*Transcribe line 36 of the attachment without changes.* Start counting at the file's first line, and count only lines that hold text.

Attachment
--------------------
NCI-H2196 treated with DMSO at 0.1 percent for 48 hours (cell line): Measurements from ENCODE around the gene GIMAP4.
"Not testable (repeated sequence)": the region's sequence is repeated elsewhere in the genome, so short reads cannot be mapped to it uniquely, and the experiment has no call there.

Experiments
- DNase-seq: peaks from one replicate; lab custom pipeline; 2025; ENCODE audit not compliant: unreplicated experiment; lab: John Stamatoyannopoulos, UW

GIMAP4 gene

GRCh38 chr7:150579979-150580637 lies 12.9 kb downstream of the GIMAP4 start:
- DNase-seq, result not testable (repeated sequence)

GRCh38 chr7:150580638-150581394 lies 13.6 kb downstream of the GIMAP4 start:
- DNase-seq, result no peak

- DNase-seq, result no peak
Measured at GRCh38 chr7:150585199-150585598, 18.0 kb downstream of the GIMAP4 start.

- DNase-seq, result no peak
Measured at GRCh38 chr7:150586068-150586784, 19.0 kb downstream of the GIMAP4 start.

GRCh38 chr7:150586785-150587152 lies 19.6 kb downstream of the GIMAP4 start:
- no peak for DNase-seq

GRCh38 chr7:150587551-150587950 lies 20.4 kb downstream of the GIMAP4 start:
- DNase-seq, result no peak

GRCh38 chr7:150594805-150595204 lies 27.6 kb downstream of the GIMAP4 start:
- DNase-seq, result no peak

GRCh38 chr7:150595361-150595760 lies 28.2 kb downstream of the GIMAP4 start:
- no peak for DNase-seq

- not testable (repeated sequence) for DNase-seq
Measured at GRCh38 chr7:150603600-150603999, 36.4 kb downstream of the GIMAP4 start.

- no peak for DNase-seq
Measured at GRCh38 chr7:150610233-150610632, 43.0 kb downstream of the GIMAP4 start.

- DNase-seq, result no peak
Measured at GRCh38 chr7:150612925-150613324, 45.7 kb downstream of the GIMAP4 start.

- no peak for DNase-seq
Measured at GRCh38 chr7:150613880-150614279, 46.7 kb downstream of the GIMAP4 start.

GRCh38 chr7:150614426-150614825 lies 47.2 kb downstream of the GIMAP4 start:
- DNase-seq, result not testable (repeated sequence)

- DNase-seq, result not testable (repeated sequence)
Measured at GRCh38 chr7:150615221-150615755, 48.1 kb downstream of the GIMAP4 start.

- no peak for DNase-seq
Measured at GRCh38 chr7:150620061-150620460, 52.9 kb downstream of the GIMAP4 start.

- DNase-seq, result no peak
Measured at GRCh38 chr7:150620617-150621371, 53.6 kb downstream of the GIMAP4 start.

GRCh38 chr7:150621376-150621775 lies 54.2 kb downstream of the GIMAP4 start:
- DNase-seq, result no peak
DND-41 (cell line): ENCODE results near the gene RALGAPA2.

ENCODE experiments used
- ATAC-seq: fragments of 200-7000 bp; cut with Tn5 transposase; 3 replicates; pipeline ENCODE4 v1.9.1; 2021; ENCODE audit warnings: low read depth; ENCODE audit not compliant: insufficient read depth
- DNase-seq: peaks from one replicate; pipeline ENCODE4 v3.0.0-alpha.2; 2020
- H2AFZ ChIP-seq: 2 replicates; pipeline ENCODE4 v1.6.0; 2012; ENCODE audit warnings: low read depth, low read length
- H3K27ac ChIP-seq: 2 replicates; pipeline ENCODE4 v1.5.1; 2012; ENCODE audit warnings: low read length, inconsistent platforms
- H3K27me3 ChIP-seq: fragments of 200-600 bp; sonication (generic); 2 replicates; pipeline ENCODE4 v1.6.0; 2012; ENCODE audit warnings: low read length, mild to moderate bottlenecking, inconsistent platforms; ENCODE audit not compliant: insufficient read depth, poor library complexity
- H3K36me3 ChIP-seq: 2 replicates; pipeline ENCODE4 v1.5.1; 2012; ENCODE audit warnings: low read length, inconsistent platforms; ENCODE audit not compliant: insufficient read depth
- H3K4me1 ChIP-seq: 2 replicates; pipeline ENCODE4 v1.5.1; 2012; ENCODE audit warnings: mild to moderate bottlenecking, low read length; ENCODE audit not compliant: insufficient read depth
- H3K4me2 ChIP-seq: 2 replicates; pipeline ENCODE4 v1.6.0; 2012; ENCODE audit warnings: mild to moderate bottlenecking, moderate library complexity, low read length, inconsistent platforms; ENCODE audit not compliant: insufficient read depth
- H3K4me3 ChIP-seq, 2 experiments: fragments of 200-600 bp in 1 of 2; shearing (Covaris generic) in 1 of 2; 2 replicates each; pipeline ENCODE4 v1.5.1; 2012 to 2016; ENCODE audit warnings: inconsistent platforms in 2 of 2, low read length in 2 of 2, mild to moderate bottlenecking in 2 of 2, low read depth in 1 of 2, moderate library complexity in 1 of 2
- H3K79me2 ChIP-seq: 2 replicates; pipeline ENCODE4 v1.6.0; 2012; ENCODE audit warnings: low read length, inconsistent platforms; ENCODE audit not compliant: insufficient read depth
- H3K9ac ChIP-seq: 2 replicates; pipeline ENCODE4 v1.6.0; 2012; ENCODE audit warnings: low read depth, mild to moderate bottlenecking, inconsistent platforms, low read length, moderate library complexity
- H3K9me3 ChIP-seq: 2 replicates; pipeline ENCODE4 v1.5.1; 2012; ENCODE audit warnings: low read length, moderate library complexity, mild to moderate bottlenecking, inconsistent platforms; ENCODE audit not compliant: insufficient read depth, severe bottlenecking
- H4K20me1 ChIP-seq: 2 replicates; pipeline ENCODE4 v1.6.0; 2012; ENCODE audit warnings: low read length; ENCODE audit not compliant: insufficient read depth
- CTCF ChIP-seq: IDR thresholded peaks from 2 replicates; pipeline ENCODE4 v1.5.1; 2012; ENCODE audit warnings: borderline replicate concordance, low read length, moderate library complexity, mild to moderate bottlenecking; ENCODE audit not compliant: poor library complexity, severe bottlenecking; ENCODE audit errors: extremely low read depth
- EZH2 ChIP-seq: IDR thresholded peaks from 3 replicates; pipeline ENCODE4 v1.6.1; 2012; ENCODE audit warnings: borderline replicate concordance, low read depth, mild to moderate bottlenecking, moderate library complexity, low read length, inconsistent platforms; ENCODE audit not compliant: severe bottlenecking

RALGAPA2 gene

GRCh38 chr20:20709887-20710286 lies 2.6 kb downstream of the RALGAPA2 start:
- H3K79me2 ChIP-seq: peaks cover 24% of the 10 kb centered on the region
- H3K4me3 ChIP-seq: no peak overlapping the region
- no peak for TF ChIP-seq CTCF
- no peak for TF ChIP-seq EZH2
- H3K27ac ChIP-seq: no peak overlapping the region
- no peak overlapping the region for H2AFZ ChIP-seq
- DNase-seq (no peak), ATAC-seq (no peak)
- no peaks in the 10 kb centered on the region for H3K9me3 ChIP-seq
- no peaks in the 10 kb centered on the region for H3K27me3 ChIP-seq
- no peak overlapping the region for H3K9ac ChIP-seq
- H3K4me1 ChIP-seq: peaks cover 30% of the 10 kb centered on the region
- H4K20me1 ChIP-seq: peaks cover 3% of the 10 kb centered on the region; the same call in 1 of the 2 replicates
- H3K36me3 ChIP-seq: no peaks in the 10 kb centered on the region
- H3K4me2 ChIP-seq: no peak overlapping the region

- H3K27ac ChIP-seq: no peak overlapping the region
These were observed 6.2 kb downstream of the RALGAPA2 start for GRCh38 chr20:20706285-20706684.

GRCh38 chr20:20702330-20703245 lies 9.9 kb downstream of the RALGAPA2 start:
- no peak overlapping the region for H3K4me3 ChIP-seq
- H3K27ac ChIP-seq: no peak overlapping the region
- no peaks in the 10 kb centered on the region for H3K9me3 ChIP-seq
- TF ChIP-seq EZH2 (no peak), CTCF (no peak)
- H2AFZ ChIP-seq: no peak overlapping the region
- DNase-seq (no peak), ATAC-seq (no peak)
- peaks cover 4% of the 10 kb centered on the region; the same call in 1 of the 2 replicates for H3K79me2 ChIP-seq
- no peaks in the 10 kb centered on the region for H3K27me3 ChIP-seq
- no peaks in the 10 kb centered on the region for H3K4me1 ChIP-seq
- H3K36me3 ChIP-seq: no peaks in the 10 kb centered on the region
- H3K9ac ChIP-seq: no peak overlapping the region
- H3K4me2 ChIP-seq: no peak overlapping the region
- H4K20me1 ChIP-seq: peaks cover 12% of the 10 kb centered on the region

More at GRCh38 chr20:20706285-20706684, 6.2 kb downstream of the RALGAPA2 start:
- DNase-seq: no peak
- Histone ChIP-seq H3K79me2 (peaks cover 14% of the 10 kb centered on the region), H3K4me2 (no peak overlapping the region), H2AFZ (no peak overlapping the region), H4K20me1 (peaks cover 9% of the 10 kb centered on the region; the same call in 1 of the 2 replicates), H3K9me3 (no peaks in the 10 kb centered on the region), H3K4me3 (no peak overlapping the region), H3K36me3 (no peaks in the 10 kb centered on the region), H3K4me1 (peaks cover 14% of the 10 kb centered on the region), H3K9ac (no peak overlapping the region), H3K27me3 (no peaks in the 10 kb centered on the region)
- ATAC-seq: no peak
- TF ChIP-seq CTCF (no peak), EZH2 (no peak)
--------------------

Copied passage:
- DNase-seq, result no peak